<b>Sotheby's Paris:</b> SCHEDEL, Hartmann. Liber chronicarum. July 1493. Richly annotated by a French humanist.<br>Estimate €20,000-30,000.
    <b>Sotheby's Paris: Livres et Manuscrits, 26 NOVEMBER 2013.</b>
    <b>Sotheby's Paris:</b> GAUGUIN, Paul. The first known letter to his wife Mette. 1883. Estimate €20,000-30,000.
    <b>Sotheby's Paris:</b> MAURRAS, Charles. Letter to general Franco. 30 août 1935. And 5 first editions inscribed to Anatole France, Ramon Fernandez...<br>Estimate €8,000-12,000.
    <b>Sotheby's Paris:</b> PROUST. Placard for A l’ombre des jeunes filles en fleurs, with a long autograph passage, remained unpublished.<br>Estimate €30,000-40,000.
    <b>Sotheby's Paris: Livres et Manuscrits, 26 NOVEMBER 2013.</b>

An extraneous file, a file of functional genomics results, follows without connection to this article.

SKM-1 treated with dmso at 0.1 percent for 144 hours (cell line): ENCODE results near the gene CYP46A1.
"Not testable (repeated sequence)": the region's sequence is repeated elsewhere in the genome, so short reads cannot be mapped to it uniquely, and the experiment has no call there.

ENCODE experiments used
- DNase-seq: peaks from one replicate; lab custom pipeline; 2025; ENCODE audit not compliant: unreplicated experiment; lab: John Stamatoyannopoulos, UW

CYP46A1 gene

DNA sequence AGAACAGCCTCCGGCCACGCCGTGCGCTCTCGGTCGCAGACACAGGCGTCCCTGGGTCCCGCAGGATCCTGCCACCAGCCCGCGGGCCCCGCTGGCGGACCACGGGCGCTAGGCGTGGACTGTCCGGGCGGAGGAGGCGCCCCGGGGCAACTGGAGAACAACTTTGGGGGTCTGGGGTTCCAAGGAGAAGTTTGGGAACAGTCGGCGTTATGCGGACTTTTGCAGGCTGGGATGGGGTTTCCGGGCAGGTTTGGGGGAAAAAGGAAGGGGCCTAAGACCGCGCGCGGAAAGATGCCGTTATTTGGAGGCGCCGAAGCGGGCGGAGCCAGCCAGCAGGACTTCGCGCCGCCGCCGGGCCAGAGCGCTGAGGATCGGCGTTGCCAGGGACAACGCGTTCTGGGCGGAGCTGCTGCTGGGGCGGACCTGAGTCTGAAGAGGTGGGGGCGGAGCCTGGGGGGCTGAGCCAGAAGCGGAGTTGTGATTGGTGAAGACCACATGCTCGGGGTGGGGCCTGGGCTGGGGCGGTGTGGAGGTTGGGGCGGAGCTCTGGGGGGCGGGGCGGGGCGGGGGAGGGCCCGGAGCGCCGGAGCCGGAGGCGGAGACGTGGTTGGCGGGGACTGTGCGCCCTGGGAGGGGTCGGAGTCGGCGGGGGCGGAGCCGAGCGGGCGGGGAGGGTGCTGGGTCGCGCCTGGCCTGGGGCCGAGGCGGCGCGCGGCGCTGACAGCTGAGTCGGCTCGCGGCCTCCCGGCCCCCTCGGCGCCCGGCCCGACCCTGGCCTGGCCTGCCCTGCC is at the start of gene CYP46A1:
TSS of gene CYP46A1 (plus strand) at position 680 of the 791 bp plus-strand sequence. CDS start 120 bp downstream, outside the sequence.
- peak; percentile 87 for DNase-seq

<b>Sotheby's Paris:</b> [PROUST] – André GIDE. The draft for the famous letter from Gide to Proust repenting about his refusal to publish him. 10 or 11 January 1914. Estimate €100,000-150,000.
    <b>Sotheby's Paris:</b> DELAUNAY, Sonia. 3 drawings for La Prose du Transsibérien’s prospectus. 1913. Estimate €20,000-30,000.
    <b>Sotheby's Paris:</b> CELINE. Voyage au bout de la nuit. 1932. André Breton’s copy with an inscription by Céline. Estimate €10,000-15,000.
    <b>Sotheby's Paris:</b> LINDBERGH, Charles. Photographic portrait, inscribed to Antoine de Saint-Exupéry. 1939. €2,500-3,500.
  • <b>19th Century Shop</b>. 30th anniversary catalogue of landmark rare books, autographs and manuscripts, and historical photographs of all ages.
    <b>19th Century Shop</b>. <i>The Federalist</i> (1788). An important association copy in original boards, untrimmed.